# lab4 - ECE 3150 Lab 4 THE MOS DIFFERENTIAL PAIR 1...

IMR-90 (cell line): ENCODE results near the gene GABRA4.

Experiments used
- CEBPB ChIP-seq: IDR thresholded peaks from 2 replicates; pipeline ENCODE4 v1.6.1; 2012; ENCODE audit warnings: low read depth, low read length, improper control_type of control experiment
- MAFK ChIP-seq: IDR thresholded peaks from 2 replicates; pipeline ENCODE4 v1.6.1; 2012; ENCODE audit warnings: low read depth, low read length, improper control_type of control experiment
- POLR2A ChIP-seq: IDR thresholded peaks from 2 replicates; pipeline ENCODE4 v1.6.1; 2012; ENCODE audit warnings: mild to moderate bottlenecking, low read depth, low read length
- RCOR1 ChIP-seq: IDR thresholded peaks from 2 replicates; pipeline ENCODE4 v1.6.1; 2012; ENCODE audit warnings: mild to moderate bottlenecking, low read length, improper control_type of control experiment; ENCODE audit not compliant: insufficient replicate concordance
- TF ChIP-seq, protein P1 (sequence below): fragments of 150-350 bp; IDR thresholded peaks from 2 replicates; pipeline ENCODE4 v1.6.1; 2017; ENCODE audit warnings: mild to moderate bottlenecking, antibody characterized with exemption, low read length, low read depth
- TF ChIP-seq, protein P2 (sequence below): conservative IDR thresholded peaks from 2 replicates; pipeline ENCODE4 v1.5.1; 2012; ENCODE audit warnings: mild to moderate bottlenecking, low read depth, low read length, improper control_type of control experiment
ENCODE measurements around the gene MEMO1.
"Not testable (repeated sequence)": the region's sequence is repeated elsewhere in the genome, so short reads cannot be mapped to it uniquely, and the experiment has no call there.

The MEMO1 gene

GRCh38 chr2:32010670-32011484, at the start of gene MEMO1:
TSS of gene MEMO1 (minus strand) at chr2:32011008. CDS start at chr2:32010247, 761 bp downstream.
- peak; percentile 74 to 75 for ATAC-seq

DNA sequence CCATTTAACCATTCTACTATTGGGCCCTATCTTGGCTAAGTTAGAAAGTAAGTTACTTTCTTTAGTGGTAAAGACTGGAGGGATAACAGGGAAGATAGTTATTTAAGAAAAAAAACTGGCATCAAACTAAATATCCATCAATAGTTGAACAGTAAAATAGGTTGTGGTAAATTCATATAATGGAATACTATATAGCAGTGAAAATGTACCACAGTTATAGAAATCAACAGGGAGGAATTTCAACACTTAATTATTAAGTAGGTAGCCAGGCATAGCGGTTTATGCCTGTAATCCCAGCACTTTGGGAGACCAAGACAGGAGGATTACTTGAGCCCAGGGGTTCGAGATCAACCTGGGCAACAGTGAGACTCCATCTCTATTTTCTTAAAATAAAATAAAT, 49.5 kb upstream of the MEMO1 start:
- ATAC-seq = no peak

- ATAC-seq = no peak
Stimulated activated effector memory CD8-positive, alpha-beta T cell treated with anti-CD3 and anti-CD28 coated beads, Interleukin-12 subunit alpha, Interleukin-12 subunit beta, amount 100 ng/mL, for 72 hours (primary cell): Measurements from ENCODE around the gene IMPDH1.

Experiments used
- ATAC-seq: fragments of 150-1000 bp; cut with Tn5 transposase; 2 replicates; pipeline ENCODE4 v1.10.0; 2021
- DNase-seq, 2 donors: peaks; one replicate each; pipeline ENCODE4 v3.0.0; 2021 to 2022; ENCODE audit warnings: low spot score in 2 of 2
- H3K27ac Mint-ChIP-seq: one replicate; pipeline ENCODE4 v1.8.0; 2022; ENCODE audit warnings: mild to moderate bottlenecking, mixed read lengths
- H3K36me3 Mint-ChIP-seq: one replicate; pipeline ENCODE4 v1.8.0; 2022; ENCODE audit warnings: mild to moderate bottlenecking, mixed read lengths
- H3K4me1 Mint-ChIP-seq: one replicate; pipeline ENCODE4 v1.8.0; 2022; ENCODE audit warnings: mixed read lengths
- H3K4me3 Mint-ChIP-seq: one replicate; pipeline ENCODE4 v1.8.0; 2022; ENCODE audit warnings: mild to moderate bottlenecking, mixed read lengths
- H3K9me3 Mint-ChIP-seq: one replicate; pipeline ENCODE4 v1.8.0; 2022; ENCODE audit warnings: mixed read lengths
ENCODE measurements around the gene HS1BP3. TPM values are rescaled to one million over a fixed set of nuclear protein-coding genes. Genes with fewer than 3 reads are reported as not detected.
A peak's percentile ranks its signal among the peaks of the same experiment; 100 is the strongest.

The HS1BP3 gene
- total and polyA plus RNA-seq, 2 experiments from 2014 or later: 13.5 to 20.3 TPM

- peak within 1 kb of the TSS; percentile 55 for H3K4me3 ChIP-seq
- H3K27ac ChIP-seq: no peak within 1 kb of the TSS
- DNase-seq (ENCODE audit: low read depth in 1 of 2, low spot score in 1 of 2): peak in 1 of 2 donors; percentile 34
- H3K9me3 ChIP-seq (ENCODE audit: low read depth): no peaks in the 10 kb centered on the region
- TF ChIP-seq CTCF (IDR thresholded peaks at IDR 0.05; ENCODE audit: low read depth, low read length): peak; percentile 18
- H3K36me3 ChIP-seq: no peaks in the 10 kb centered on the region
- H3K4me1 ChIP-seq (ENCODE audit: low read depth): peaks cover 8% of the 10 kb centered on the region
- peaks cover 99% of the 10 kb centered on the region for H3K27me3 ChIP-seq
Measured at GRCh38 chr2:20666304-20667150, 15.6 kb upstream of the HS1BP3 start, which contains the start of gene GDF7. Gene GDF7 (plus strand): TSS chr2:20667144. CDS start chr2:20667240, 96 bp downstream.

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ECE 3150 Lab 4 3/26/2010 T HE MOS D IFFERENTIAL P AIR 1 Objectives In this lab, you will examine the current–voltage characteristics of a MOS differential pair , which is widely used as an input stage in operational amplifiers and in many other types of circuits as well. This venerable circuit has a relatively large response to a change in the difference between its two input voltages, but a relatively small response to a change in the average value of its two input voltages. Like the cascode amplifier, it has its origin in the days of the vacuum tube. It can be traced back to Fig. 3 of British Patent Specification 482,740 filed by A. D. Blumlein on July 4, 1936. In 2001, the differential pair was informally voted as the top analog circuit of all time in a top-ten list of analog circuits at the International Solid-State Circuits Conference during an evening panel discussion. 2 Prelab The following prelab questions have been constructed to help you prepare to do the lab efficiently. Unless otherwise stated, you should assume that like transistors are matched. Consider the circuit shown in Fig. 1a, comprising three n MOS transistors. The sources of M 1 and M 2 , which are called the differential- pair transistors , are connected together at node V . The third transistor, M b , which is called the bias transistor , is supposed to sink a constant bias current, I b , from node V . The gate voltages of M 1 and M 2 are the inputs to this circuit and the currents I 1 and I 2 are its outputs. For a circuit like the differential pair, we often express each of the two input voltages, V 1 and V 2 , in terms of a common-mode input voltage, V cm =(V 1 +V 2 )/2 , and a differential-mode input voltage, V dm =(V 1 - V 2 )/2 . Analogously, we also often express the two output currents, I 1 and I 2 , in terms of a common-mode output current, I cm =(I 1 +I 2 )/2 , and a differential-mode output current, I dm =(I 1 - I 2 )/2 . 1. Suppose that M, M 2 and M 3 are well matched, that V out1 and V out2 are high enough to keep all transistors in saturation, and that the Early effect is negligible. If V 1 =V 2 =V cm , what is the relationship that holds among I 1 , I 2 and I b ? 2. Use V Dsat = V GS – V th to find an expression for the common-source node voltage, V , in terms of V b and V 1 =V 2 =V cm , that is valid for all transistors above threshold. If we would like M b to operate in saturation, what is the minimum allowable value of V cm ? For the value of V cm above this minimum, what is the minimum allowable value for V out1 and V out2 if M 1 and M 2 are to remain in saturation?

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